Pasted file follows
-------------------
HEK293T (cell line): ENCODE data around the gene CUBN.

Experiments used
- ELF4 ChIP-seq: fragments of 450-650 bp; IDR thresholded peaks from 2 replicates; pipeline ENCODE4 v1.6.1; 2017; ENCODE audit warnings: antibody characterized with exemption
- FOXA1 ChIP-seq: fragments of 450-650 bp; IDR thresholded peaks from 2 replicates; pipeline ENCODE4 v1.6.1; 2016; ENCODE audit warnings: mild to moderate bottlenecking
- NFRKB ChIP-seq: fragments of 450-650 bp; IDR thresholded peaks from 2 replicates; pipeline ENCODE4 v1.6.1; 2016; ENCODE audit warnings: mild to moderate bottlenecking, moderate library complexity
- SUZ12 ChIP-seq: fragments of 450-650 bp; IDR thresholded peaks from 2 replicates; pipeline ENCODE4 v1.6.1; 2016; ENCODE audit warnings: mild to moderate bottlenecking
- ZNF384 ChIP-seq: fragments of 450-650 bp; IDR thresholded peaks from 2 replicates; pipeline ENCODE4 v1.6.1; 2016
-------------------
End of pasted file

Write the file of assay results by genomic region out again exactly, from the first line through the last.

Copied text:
HEK293T (cell line): ENCODE data around the gene CUBN.

Experiments used
- ELF4 ChIP-seq: fragments of 450-650 bp; IDR thresholded peaks from 2 replicates; pipeline ENCODE4 v1.6.1; 2017; ENCODE audit warnings: antibody characterized with exemption
- FOXA1 ChIP-seq: fragments of 450-650 bp; IDR thresholded peaks from 2 replicates; pipeline ENCODE4 v1.6.1; 2016; ENCODE audit warnings: mild to moderate bottlenecking
- NFRKB ChIP-seq: fragments of 450-650 bp; IDR thresholded peaks from 2 replicates; pipeline ENCODE4 v1.6.1; 2016; ENCODE audit warnings: mild to moderate bottlenecking, moderate library complexity
- SUZ12 ChIP-seq: fragments of 450-650 bp; IDR thresholded peaks from 2 replicates; pipeline ENCODE4 v1.6.1; 2016; ENCODE audit warnings: mild to moderate bottlenecking
- ZNF384 ChIP-seq: fragments of 450-650 bp; IDR thresholded peaks from 2 replicates; pipeline ENCODE4 v1.6.1; 2016